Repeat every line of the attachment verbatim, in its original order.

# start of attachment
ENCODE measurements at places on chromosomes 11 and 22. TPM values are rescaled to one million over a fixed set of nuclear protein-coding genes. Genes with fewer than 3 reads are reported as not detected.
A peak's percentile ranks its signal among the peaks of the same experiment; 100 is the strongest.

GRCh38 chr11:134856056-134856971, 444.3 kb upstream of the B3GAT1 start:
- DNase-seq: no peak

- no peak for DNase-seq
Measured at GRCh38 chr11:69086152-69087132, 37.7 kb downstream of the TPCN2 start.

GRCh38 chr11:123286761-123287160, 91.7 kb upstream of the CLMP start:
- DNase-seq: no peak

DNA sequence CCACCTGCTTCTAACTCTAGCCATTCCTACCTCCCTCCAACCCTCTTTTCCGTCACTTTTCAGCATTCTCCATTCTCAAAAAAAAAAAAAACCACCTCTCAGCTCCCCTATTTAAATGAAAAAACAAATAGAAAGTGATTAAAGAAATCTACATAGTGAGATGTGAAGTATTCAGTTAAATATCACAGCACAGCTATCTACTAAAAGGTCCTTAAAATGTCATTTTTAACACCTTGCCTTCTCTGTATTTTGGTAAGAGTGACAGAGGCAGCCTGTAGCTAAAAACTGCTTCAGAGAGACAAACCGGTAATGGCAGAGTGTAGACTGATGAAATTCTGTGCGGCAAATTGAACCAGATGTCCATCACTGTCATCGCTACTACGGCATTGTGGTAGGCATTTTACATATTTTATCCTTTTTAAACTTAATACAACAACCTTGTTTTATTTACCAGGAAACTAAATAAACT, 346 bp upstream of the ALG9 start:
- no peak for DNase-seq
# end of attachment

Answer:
ENCODE measurements at places on chromosomes 11 and 22. TPM values are rescaled to one million over a fixed set of nuclear protein-coding genes. Genes with fewer than 3 reads are reported as not detected.
A peak's percentile ranks its signal among the peaks of the same experiment; 100 is the strongest.

GRCh38 chr11:134856056-134856971, 444.3 kb upstream of the B3GAT1 start:
- DNase-seq: no peak

- no peak for DNase-seq
Measured at GRCh38 chr11:69086152-69087132, 37.7 kb downstream of the TPCN2 start.

GRCh38 chr11:123286761-123287160, 91.7 kb upstream of the CLMP start:
- DNase-seq: no peak

DNA sequence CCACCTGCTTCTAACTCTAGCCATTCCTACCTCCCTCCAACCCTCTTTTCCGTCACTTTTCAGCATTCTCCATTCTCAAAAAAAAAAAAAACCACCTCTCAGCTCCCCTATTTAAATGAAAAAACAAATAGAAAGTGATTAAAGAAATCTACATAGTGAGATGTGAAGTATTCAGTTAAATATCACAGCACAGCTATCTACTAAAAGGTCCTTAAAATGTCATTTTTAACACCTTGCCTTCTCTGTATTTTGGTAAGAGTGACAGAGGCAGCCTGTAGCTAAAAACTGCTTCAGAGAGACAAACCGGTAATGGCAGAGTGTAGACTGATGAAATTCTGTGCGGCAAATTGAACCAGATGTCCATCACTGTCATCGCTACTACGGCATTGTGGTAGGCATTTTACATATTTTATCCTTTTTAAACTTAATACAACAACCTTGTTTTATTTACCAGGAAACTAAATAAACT, 346 bp upstream of the ALG9 start:
- no peak for DNase-seq